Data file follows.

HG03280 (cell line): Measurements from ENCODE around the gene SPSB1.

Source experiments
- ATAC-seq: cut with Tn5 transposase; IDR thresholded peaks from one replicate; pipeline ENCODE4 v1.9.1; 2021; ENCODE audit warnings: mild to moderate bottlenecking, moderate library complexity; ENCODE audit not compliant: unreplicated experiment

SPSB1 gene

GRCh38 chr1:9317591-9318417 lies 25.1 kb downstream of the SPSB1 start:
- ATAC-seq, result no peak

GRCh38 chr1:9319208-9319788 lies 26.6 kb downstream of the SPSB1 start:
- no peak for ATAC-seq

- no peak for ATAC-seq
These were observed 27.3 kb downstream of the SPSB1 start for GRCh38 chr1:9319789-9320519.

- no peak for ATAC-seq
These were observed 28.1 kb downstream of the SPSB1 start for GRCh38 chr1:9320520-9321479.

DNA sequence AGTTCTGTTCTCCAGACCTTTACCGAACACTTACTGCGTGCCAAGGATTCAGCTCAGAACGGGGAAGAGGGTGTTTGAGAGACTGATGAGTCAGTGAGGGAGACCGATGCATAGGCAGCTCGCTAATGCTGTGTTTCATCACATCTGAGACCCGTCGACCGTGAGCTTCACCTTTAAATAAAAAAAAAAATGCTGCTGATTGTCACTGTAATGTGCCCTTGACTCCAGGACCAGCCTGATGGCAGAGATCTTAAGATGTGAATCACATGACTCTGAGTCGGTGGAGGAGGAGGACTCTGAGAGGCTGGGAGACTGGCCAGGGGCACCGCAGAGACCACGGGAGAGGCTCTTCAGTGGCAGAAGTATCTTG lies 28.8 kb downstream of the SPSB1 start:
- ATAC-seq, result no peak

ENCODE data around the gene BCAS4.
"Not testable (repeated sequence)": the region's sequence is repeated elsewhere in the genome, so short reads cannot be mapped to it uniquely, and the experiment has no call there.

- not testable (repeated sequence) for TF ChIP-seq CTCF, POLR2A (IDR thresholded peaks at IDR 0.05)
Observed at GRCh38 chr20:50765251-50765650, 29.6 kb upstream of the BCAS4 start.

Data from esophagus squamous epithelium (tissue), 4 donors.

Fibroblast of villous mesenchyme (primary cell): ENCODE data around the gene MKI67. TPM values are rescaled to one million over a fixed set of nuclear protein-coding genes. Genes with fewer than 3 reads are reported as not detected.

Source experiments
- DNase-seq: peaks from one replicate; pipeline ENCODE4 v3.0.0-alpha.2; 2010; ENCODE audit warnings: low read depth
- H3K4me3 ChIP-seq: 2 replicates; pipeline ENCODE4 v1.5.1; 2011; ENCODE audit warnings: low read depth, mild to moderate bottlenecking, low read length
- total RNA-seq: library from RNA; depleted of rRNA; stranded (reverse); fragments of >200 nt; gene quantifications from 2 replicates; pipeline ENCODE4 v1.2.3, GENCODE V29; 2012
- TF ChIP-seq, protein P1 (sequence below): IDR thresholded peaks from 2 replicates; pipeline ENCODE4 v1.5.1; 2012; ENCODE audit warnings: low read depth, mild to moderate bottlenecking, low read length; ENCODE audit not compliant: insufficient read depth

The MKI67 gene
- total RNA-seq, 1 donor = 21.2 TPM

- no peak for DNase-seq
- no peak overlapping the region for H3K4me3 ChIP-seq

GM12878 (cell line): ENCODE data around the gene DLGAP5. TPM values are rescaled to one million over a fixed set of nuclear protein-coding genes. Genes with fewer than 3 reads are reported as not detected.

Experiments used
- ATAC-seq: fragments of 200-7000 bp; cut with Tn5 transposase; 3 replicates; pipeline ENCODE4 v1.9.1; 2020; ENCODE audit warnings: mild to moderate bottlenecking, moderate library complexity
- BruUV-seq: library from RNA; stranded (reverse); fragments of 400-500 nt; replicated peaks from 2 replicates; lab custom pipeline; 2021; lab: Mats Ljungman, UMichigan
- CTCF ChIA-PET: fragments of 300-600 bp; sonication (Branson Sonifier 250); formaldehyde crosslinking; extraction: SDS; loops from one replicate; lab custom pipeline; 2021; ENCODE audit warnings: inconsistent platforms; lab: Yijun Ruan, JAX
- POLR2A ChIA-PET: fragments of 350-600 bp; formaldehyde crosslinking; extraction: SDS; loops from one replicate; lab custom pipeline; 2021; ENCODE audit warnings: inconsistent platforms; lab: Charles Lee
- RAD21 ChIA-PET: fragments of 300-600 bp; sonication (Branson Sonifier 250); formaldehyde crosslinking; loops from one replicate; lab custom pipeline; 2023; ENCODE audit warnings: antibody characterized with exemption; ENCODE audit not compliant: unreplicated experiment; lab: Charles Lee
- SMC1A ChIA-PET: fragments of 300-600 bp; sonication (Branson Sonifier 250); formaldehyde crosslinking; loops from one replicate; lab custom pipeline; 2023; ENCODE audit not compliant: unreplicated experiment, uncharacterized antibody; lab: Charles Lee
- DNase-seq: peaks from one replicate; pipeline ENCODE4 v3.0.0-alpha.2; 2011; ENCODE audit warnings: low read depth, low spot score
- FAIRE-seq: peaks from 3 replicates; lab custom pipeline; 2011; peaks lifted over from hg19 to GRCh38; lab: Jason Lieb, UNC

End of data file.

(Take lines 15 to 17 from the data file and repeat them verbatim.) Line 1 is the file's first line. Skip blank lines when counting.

ENCODE data around the gene BCAS4.
"Not testable (repeated sequence)": the region's sequence is repeated elsewhere in the genome, so short reads cannot be mapped to it uniquely, and the experiment has no call there.

- not testable (repeated sequence) for TF ChIP-seq CTCF, POLR2A (IDR thresholded peaks at IDR 0.05)